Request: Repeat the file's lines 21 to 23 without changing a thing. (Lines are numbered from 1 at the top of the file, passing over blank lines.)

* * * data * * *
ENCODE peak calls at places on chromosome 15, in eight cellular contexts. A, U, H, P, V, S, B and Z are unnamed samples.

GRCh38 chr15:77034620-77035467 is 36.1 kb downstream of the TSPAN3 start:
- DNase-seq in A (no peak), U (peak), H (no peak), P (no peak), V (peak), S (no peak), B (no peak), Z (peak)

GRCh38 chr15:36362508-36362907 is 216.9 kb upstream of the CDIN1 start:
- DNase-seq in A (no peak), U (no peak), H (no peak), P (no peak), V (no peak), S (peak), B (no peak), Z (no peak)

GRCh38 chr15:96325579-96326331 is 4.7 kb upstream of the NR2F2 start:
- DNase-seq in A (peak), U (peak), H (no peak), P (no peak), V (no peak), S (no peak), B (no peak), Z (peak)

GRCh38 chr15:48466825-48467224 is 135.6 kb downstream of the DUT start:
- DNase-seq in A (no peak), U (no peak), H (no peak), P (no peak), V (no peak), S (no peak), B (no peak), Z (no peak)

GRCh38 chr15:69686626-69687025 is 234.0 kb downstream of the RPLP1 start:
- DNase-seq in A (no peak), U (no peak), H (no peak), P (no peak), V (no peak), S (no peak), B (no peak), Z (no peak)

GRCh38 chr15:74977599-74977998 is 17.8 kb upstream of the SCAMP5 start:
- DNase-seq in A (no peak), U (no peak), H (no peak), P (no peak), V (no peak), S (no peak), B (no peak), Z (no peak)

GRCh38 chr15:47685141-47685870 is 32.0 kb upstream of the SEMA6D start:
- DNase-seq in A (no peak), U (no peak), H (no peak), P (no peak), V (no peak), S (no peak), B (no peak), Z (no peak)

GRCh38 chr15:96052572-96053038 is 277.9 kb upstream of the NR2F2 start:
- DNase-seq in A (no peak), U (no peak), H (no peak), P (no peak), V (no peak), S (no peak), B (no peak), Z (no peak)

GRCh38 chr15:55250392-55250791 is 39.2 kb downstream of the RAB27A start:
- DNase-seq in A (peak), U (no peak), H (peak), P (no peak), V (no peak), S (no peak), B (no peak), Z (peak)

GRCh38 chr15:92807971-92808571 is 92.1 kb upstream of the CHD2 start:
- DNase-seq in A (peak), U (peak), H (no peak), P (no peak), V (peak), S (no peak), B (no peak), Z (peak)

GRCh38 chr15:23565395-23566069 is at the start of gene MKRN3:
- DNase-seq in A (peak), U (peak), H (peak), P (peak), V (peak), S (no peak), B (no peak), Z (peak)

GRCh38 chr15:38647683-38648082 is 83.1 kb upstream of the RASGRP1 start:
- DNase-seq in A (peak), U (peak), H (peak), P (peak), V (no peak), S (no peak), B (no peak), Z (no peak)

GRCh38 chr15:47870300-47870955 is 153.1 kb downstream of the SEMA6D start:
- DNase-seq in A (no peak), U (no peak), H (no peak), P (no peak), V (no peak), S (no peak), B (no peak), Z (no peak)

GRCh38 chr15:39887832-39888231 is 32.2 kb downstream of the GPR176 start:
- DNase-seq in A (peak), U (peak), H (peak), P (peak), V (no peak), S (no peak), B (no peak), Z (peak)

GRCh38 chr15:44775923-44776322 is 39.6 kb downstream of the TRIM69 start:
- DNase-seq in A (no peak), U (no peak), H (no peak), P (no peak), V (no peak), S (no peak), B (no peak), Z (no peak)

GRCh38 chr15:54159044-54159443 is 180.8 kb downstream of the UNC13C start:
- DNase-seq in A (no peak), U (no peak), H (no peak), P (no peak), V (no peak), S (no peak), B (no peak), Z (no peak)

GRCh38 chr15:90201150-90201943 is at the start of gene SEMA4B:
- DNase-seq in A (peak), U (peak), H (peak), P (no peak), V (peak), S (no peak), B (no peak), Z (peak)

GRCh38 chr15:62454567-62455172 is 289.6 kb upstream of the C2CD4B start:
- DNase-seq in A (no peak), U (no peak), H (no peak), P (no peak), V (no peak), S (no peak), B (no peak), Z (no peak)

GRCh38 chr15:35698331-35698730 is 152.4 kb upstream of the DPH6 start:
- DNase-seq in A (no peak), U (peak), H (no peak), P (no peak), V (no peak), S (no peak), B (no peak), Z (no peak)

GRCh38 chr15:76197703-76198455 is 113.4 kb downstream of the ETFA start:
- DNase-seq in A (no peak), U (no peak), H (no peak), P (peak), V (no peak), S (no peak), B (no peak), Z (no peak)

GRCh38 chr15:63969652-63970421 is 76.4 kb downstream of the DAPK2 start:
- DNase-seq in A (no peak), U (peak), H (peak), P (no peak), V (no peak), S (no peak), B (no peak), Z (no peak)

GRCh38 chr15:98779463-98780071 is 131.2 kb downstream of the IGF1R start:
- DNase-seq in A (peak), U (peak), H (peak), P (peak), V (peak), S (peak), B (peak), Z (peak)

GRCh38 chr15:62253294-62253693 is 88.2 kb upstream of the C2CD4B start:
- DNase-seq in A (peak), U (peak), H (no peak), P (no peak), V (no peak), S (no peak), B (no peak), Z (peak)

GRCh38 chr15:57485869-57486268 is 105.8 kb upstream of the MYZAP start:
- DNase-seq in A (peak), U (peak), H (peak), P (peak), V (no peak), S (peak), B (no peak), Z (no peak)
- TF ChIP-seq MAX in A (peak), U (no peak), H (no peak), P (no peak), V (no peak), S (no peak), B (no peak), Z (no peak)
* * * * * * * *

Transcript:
- DNase-seq in A (peak), U (peak), H (no peak), P (no peak), V (peak), S (no peak), B (no peak), Z (peak)

GRCh38 chr15:23565395-23566069 is at the start of gene MKRN3:
- DNase-seq in A (peak), U (peak), H (peak), P (peak), V (peak), S (no peak), B (no peak), Z (peak)